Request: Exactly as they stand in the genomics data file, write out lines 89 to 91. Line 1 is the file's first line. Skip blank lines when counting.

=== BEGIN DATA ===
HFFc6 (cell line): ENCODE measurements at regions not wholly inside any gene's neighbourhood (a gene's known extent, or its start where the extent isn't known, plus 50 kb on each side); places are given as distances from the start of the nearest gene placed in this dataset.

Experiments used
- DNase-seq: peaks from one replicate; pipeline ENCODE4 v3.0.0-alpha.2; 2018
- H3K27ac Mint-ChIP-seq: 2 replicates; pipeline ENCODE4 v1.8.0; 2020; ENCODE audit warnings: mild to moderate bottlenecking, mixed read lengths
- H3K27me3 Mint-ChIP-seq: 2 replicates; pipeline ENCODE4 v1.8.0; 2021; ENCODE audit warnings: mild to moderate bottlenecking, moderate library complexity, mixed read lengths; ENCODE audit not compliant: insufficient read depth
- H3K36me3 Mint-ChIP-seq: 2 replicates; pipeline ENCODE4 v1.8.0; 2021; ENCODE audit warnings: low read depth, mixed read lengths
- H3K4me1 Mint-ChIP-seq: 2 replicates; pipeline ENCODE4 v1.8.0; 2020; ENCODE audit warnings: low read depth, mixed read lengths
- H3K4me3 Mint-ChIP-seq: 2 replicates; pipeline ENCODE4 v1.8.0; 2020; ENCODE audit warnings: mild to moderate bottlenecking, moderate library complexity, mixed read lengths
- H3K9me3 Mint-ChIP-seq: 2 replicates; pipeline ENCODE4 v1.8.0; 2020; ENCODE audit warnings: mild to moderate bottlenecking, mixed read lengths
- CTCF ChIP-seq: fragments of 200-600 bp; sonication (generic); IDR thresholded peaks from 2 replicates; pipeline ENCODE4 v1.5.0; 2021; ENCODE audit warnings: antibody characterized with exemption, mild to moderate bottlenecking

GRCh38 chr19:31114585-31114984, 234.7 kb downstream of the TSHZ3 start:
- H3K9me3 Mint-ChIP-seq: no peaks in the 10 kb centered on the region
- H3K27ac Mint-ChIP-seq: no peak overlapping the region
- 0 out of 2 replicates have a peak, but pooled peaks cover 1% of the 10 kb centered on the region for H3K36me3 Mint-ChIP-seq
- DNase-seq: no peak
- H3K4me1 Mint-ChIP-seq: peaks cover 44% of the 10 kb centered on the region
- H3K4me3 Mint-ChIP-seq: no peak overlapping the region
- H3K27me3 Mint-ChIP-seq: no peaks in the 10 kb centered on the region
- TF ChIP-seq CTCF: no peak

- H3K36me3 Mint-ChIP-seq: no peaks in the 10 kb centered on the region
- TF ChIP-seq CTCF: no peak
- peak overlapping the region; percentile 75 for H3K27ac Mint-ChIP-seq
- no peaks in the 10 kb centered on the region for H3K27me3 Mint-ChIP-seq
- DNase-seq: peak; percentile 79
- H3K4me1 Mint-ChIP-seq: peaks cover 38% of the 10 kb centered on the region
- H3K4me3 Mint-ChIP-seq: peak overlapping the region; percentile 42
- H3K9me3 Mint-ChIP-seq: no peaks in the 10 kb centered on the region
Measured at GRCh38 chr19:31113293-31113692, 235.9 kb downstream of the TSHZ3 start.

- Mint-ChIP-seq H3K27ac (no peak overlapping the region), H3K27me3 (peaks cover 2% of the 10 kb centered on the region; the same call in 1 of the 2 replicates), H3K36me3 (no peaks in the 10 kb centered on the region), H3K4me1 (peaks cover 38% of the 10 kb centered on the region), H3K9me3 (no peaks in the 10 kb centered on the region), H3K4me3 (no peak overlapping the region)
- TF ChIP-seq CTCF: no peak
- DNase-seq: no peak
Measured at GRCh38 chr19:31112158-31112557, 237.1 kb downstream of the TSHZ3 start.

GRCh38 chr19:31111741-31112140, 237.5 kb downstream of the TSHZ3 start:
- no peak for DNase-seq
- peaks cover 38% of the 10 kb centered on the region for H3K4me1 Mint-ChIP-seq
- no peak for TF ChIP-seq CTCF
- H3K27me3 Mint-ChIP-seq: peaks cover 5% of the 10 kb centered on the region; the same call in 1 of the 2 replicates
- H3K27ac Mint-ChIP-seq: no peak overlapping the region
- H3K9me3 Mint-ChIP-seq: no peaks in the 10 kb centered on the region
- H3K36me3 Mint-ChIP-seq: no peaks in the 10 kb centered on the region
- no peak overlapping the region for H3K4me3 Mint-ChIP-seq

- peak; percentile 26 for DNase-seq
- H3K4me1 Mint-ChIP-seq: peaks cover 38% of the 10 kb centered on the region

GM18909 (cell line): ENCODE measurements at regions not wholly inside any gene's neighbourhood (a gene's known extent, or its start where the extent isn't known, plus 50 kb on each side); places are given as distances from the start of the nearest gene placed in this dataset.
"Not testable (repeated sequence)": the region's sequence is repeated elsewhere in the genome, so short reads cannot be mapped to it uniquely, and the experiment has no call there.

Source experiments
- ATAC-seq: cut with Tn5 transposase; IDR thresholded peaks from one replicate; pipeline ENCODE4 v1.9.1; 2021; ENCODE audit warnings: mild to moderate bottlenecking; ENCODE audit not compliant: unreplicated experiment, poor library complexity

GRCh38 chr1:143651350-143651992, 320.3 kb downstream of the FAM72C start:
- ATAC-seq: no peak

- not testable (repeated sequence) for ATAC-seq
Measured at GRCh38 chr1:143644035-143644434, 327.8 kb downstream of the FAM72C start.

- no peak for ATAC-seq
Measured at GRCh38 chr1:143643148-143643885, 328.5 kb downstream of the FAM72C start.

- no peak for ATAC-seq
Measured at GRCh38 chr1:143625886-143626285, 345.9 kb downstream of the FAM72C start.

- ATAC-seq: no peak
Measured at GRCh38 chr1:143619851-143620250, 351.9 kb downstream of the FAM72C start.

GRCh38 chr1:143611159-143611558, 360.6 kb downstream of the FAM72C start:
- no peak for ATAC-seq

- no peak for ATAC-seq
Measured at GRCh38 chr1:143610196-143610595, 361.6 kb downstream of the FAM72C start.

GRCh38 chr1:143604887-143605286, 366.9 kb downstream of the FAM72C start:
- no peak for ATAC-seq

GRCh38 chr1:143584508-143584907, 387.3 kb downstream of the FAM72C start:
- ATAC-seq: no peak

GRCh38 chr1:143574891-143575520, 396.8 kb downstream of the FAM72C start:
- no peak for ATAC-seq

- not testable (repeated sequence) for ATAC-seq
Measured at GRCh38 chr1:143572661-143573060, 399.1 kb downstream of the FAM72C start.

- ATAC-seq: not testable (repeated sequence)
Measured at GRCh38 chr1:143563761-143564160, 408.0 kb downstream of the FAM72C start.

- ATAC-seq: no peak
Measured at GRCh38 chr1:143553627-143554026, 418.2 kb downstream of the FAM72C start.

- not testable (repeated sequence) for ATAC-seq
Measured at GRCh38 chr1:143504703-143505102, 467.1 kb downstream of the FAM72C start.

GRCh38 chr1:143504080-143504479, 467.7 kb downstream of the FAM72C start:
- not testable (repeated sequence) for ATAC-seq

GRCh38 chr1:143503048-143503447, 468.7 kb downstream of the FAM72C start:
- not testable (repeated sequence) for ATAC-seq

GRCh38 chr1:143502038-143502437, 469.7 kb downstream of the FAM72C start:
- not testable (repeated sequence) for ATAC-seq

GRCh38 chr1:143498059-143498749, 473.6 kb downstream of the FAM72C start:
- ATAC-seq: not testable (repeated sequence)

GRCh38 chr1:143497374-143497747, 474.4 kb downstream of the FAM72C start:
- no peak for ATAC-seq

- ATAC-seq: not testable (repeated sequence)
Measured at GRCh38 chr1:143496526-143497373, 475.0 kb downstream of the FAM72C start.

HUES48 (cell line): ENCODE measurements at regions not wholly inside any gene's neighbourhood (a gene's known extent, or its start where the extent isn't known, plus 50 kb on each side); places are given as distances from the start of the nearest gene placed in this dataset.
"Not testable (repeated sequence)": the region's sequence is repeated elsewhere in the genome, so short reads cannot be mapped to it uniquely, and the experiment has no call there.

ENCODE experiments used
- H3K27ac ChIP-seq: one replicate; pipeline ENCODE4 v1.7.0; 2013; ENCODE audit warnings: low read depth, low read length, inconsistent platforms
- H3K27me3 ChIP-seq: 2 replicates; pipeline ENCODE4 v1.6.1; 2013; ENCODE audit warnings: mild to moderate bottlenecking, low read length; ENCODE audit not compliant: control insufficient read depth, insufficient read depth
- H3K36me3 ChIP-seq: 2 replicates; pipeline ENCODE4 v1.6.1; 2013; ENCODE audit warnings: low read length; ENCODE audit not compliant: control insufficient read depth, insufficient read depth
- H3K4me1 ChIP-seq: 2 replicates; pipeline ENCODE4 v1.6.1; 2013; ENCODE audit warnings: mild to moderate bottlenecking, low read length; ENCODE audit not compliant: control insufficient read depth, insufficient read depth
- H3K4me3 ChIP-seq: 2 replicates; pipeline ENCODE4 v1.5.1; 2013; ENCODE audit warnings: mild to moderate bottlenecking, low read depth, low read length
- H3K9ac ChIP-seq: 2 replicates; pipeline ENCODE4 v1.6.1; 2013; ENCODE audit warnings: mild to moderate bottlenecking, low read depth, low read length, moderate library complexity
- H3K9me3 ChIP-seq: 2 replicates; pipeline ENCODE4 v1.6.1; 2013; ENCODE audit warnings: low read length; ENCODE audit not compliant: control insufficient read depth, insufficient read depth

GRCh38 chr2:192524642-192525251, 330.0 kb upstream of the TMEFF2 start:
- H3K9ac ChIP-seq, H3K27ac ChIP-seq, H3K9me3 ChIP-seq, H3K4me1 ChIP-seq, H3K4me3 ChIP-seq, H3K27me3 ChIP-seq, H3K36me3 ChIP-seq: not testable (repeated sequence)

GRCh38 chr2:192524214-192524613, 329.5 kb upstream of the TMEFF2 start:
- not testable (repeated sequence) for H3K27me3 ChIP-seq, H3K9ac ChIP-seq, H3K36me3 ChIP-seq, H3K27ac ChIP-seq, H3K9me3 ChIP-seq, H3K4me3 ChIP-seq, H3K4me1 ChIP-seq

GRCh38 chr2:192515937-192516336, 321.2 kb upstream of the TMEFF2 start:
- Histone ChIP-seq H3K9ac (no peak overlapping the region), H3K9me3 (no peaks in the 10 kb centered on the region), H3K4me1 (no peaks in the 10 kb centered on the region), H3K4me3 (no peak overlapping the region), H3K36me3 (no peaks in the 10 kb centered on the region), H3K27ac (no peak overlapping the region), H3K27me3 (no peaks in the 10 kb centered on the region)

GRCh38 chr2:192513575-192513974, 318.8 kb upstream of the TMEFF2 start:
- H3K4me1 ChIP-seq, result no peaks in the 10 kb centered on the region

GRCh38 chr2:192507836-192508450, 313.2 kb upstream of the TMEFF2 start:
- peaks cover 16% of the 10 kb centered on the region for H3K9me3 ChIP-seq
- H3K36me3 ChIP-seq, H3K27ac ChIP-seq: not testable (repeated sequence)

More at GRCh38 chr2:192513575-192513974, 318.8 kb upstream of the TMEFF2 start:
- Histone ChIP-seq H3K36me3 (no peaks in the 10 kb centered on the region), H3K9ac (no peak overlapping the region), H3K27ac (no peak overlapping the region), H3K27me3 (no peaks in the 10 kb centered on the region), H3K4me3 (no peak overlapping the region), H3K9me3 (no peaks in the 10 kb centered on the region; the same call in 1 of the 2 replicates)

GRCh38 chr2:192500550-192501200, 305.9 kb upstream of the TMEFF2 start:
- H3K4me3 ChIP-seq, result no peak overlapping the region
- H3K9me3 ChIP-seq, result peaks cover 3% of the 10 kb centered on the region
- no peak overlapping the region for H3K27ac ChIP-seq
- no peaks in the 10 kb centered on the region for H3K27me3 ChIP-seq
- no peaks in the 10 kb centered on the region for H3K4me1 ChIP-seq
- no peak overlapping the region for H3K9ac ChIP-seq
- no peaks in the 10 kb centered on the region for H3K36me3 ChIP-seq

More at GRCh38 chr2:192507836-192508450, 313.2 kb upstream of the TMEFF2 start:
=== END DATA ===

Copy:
"Not testable (repeated sequence)": the region's sequence is repeated elsewhere in the genome, so short reads cannot be mapped to it uniquely, and the experiment has no call there.

ENCODE experiments used
- H3K27ac ChIP-seq: one replicate; pipeline ENCODE4 v1.7.0; 2013; ENCODE audit warnings: low read depth, low read length, inconsistent platforms